Update on posting status

Hello!

If you've been following or looking for posts, please pardon my delay. I have relocated and started a new position since the last post. It's been quite the transition! I will be up and running again shortly! Meanwhile, please feel free to visit my Wordpress or Instagram page. There is fresh content there. For my instagram, simply scroll down a little. I look forward to posting more process work here. Have a great day!

All the best,
Dorothy

Medical Illustration WIP: Bone Resorption by Osteoclasts

Please pardon my lack of posting in these past few weeks. Work temporarily took over! Let's get back to these step by steps shall we?


Below, I depict an osteoclast moving across the bone matrix and resorbing bone. Osteoclasts release digestive enzymes that break down the bone underneath.

 I almost always start with a sketch which I eventually colorize to complement to overall color of the piece.

I almost always start with a sketch which I eventually colorize to complement to overall color of the piece.

Next, I use big brushes to start indicating form. I used the emboss feature and a textured brush to create the subtle, raised appearance in the surrounding matrix. 

 New: Color and basic shadows. I added a subtle gradient to the background as well. 

New: Color and basic shadows. I added a subtle gradient to the background as well. 

Below I began adding highlighted regions. I also used a textured brush to create the look of chewed up/dissolved bone.

 New: Increased texture in the furrow, highlights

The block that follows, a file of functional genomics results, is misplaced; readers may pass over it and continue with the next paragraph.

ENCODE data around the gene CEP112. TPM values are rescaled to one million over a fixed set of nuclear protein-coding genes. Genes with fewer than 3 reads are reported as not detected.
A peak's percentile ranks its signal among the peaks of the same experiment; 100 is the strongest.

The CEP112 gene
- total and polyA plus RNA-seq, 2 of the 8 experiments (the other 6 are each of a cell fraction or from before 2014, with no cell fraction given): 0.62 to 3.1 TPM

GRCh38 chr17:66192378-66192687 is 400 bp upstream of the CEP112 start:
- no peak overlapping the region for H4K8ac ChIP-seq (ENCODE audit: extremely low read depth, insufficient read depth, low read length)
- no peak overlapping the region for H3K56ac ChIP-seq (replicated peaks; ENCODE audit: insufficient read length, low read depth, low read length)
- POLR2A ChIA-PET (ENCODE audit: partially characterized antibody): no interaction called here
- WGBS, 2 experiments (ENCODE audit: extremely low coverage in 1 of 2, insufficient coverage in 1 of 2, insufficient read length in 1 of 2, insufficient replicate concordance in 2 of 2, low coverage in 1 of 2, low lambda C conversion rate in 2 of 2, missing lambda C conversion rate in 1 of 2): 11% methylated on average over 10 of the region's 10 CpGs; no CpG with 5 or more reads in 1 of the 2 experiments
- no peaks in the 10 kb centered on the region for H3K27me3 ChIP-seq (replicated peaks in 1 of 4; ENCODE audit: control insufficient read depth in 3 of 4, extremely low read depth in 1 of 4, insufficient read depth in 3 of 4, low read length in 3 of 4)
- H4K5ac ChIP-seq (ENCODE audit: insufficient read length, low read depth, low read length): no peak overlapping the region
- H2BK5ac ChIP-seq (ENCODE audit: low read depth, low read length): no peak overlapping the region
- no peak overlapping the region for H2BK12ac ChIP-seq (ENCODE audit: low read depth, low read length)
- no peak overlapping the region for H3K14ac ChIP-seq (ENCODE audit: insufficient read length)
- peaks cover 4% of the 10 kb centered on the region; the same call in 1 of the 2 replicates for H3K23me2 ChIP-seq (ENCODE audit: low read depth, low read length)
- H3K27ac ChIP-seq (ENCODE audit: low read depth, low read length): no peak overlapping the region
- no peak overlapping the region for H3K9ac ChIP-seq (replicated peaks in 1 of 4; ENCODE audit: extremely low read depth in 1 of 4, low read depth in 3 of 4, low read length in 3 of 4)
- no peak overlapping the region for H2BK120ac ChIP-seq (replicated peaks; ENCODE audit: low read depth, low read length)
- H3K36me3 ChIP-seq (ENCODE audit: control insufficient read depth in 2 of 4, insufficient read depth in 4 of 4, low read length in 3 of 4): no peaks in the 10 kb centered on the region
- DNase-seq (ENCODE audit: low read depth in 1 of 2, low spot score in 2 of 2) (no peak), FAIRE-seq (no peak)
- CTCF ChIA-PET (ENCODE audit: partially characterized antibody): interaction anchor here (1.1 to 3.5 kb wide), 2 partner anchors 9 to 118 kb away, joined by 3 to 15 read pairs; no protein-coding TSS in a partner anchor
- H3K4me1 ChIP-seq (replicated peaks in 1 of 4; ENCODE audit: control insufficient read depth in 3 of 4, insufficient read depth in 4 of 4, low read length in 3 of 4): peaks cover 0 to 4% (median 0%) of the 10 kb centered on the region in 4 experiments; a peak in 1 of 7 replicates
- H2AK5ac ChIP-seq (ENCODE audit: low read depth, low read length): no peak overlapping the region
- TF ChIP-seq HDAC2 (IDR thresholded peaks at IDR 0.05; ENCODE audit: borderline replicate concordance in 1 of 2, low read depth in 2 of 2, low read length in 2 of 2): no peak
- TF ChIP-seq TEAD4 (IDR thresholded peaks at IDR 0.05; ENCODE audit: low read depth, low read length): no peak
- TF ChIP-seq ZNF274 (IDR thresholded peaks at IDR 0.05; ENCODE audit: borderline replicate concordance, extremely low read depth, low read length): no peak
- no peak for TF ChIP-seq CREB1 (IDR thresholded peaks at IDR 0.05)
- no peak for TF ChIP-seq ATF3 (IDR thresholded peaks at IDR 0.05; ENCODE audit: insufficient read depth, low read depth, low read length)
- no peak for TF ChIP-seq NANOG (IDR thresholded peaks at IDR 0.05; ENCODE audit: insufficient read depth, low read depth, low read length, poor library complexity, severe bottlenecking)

New: Increased texture in the furrow, highlights

If you compare the image below to the one above it, you'll notice that the one below is much warmer. When turning my layers on and off to create these step-by-steps, I must have mistakenly turned off the adjustment layer that colorized the sketch!

Below, I have sharpened the highlights and made them just a little more pronounced. I also added detail to make the osteoclast fringes look more embedded in the matrix.

 New: Sharpened highlights, detail along the Osteoclast (blue) fringes.

New: Sharpened highlights, detail along the Osteoclast (blue) fringes.

Below is the final illustration, with labels, as it appears in the poster. I added the text and arrow in Adobe InDesign.

figure_05e_fatunmbi.png

That's it for this week! Thanks for looking!

Medical Illustration WIP: The Osteocyte Network Inside Compact Bone

So, here is my starting point for this figure. I will often set my sketch layer to multiply and then colorize it with an additional adjustment layer.

figure_04a_fatunmbi.png

I went over my process for rendering these cell bodies and extensions in an earlier post so I am just focusing on the surrounding bone matrix here. In this image, I have:

  • darkened the channels to make them look like tunnels
  • added a rim of shadow to one side of each tunnel
  • added a rim of light to the corresponding hill that a tunnel cuts through or surrounds
  • added some subtle embossing effects to produce the texture on the hills
figure_04b_fatunmbi.png

These blue osteocytes sit inside fluid filled channels. The cell bodies and the processes are covered. So to indicate that:

  • I did a flat fill in the tunnels on a separate layer. (This indicated the liquid.)
  • I set that layer's transparency to high.
  • In a new layer, I added highlights on either side of the furrow to indicate the viscosity and reflective nature of the fluid.
figure_04c_fatunmbi.png

Lastly, to indicate that the cell bodies themselves are also covered in fluid, I extended the highlights on the processes onto the cell bodies.

figure_04d_fatunmbi.png

Below is the final illustration with labels. I painted a haze behind the labels to increase the contrast between the text and the figure. 

figure_04e_fatunmbi.png

That is it for this week's post! Thanks for looking. Feel free to like or share if you found this helpful! 

If you would like to see more work, visit my Wordpress blog! 

Medical Illustration Work in Progress: Figure 03 - Osteocytes